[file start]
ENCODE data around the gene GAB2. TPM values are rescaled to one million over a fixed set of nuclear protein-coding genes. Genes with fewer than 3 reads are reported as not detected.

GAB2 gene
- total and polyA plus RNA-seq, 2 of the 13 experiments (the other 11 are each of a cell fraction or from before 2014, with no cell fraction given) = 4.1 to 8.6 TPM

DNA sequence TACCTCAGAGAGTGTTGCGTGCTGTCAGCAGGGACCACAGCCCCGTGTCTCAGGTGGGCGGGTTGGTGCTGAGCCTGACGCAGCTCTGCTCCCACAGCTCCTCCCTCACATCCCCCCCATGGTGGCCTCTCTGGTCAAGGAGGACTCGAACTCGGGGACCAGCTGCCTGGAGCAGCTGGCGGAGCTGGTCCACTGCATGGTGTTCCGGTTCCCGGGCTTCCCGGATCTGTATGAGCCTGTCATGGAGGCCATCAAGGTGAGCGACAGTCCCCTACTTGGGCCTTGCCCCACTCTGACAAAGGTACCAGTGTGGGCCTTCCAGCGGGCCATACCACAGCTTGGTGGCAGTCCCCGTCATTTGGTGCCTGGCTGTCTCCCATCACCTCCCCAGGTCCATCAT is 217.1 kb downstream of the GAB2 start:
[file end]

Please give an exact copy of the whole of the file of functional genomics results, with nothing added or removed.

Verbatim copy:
ENCODE data around the gene GAB2. TPM values are rescaled to one million over a fixed set of nuclear protein-coding genes. Genes with fewer than 3 reads are reported as not detected.

GAB2 gene
- total and polyA plus RNA-seq, 2 of the 13 experiments (the other 11 are each of a cell fraction or from before 2014, with no cell fraction given) = 4.1 to 8.6 TPM

DNA sequence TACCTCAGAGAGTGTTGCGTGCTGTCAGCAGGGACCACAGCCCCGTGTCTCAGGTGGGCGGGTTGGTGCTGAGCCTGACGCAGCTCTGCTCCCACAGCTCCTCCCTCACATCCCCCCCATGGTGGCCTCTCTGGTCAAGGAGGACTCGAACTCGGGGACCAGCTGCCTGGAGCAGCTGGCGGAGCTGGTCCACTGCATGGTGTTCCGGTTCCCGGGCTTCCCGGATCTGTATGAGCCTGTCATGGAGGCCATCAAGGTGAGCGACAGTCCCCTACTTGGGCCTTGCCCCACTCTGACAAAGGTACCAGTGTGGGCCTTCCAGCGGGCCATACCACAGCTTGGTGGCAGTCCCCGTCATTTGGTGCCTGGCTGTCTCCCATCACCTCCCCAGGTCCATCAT is 217.1 kb downstream of the GAB2 start: